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Why Would the Seahawks Want to Trade Richard Sherman?

On Wednesday, GM John Schneider confirmed that Seattle was listening to offers for its superstar cornerback

(Getty Images)
(Getty Images)

Rumors that the Seahawks are willing to trade Richard Sherman aren’t rumors anymore. Given the chance, neither general manager John Schneider nor head coach Pete Carroll shot down the idea that the team has discussed moving one of its best players. As Schneider told 710 ESPN in Seattle on Wednesday, “What you’ve seen lately in the news is real.”

“I don’t know if anything would ever happen,” he said. “Ninety-eight percent of the things we’re involved with, we don’t follow through with. But at least we’ve opened that door, gone down the road, and seen what’s behind Door A or Door B.”

So, as this story morphs from idle offseason trade speculation to a team-confirmed potential reality, we have to ask: Why the hell would the Seahawks actually want to trade Sherman?

On the surface, it makes little sense. After breaking into the starting lineup as a fifth-round pick out of Stanford back in 2011, Sherman’s been a stalwart on the right side of Seattle’s defense. He’s never missed a game, has given up just 12 touchdowns in coverage, and has 10 more interceptions (30) than the next-closest corner since he came into the league. The four-time All-Pro has allowed just 47.8 percent of passes in coverage to be completed during his career, per Pro Football Focus, and has limited opposing quarterbacks to just a 51.1 passer rating. Even as Sherman’s gotten older — he’s now 29 — and has become one of the highest-paid cornerbacks in the league, his play has remained steady and consistent. Despite the perception that Sherman may have struggled in 2016, the Seahawks playmaker surrendered a 63.8 passer rating on throws into coverage (sixth best) and allowed just two touchdowns, while grabbing four picks and knocking away 13 passes.

Sherman’s made for Seattle’s scheme: His excellent length and ball skills lock up the deep shots down the sideline that the Seahawks encourage opponents to attempt. Plus, he has the agility and short-area quickness to master the challenging cornerback step-kick technique that Carroll requires of his corners.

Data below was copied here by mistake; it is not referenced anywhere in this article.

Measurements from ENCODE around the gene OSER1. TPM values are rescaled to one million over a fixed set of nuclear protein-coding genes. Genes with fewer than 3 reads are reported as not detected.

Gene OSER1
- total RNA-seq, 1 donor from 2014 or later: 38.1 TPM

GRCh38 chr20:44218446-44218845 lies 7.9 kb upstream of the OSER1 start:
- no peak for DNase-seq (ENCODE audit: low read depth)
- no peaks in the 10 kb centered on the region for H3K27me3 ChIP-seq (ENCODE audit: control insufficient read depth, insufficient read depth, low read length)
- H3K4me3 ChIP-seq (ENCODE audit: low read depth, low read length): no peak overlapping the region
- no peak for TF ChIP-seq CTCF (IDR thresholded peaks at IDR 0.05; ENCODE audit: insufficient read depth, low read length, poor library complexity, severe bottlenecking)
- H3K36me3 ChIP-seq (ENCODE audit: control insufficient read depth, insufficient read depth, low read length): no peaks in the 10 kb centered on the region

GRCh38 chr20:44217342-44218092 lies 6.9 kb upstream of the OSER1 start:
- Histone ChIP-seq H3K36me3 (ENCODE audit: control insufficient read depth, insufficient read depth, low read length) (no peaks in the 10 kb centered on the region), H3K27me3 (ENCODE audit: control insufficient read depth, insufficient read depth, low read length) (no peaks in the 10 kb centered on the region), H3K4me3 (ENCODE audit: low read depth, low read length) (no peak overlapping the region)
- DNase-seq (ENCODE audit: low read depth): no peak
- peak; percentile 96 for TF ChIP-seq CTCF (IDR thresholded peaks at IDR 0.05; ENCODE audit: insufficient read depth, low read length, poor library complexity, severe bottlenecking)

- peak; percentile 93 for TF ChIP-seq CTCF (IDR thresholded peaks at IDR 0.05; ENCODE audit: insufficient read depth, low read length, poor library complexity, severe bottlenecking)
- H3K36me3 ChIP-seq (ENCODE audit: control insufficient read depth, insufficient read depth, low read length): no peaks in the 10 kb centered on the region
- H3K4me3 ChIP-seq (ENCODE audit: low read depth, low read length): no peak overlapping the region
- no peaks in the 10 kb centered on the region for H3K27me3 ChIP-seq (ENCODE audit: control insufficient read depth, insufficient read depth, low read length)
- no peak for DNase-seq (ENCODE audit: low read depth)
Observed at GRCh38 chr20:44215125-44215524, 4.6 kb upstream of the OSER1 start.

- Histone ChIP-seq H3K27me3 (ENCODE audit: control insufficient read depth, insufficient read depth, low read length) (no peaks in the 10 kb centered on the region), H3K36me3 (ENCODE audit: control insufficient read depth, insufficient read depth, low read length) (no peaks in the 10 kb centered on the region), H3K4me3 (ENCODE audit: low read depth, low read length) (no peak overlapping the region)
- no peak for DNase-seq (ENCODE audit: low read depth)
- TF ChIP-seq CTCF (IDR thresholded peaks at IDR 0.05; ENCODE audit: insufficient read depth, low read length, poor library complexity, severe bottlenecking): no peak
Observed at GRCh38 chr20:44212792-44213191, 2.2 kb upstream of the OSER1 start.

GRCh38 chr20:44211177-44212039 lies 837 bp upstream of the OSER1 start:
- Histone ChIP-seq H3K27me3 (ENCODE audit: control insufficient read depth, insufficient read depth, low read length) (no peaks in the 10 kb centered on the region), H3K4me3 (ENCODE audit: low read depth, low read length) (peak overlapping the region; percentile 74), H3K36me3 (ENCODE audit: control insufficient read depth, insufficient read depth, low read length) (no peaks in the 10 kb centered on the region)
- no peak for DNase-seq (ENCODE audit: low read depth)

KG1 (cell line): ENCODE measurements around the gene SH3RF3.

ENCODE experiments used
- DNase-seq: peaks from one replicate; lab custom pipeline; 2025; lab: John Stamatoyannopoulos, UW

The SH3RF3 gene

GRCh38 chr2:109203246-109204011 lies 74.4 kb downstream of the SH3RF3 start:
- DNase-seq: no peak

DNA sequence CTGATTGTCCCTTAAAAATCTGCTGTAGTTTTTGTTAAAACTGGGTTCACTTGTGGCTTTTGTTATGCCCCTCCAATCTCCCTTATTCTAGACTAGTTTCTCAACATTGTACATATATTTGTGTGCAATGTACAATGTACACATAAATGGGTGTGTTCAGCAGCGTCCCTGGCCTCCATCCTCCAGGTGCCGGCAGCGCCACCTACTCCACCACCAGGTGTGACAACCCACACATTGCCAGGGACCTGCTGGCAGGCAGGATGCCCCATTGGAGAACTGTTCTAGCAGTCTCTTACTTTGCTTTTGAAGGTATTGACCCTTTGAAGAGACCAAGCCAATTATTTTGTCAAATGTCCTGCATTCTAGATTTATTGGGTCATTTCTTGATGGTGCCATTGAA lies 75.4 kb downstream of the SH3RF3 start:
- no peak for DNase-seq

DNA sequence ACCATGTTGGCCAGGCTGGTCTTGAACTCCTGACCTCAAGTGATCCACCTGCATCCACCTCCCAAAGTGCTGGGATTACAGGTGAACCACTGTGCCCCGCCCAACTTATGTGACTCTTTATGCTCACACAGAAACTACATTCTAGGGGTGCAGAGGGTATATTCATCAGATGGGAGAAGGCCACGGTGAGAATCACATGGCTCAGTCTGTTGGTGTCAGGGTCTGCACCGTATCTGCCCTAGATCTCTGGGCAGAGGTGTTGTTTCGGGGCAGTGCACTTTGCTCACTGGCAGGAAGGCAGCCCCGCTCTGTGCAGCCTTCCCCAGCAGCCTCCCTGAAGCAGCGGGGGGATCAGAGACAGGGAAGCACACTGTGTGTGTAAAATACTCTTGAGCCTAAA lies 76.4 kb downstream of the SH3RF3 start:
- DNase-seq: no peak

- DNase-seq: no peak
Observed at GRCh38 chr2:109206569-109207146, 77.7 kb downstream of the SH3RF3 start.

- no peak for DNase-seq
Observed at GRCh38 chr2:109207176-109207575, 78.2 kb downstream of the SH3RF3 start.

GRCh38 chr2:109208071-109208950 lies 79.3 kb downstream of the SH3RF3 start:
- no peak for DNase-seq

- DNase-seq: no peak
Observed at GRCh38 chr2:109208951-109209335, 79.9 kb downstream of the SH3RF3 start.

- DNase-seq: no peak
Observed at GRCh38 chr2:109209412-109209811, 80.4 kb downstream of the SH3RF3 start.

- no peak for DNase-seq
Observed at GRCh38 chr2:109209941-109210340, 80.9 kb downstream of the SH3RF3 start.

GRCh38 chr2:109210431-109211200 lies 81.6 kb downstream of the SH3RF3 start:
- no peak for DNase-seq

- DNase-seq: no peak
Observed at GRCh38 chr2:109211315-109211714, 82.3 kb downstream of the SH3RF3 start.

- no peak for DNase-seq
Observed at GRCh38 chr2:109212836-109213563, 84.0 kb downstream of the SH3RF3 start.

Considering that Seattle’s other starting outside cornerback, DeShawn Shead, is unlikely to start the season on the active roster as he rehabs from a torn ACL, it seems crazy that the Seahawks could trade one of the most reliable players in the league at one of the game’s most important positions. Sherman apparently agrees with that logic.

Yet, the team has its reasons for publicly admitting, multiple times, that it’s taking calls and listening to offers. While Sherman’s performance on the field remained strong, the team was likely unhappy with some of his off-field incidents in 2016. Sherman got into a shouting match on the sideline with defensive coordinator Kris Richard during Seattle’s Week 6 win over the Falcons after a busted play allowed a touchdown to Julio Jones, and that animated discussion then continued with his teammates both during the game (with Kam Chancellor) and then afterward (with Shead). Then, in Week 15, Sherman went off on offensive coordinator Darrell Bevell for calling a pass from the 1-yard line against the Rams — a play that drummed up memories of the Seahawks’ Super Bowl XLIX loss to the Patriots. Carroll and Bevell met with Sherman after the game, but then Sherman reiterated his original criticisms of Bevell in a press conference a few days later that ended with Sherman threatening to “ruin” the career of a Seattle reporter. Sherman sort of apologized about it on Twitter, but then later tried to deny that the threat ever happened, despite the reporters in the room who recorded the whole thing.

Carroll has publicly remained steadfast in his defense of Sherman, blaming the star corner’s competitiveness, pressure from tough matchups, and an unreported knee injury (which almost got Seattle in trouble) for the repeated outbursts. But the public admission that these trade talks are real suggests that the team is more worried about the effect these incidents have on the locker room than it has previously let on. The no. 1 rule for Carroll’s program, dating back to his time at USC, is “protect the team.” Sherman even cited this rule as his reasoning — he referenced accountability — for going off on Bevell’s decision to throw from the 1-yard line.

Beyond those off-field concerns, future performance and long-term financial factors have to be considered, too. Sherman’s still playing at a high level, but he’s approaching 30. Plus, the team has plenty of upcoming cap questions, and Sherman is carrying a $13.6 million cap hit into 2017 and a $13.2 million hit for 2018. Chancellor and Jimmy Graham each have one year left on their deals, and extensions for free safety Earl Thomas, pass rushers Cliff Avril and Frank Clark, and center Justin Britt are all on the horizon. Is Seattle looking to adopt the Patriots-style method of trading big-name veterans, either before they decline or before they inevitably leave in free agency, a la Richard Seymour, Randy Moss, Deion Branch, Chandler Jones, and Jamie Collins?

We’ll see soon enough. Odds are, as Schneider noted, that this is just another in a long line of trade talks that the team doesn’t follow through with. And there’s also the possibility that this is just Carroll and Co. messaging to Sherman that no one is irreplaceable. Or maybe it’s just a scheme by Carroll, who detailed ways to manipulate players in practice in order to get the most out of them in Win Forever, to put a chip back on Sherman’s shoulder.

There are plenty of variables up in the air, as of now. All we really know is this: The Seahawks can certainly talk themselves into the reasons for trading Sherman, but in the near future, they’d be a whole lot worse without him.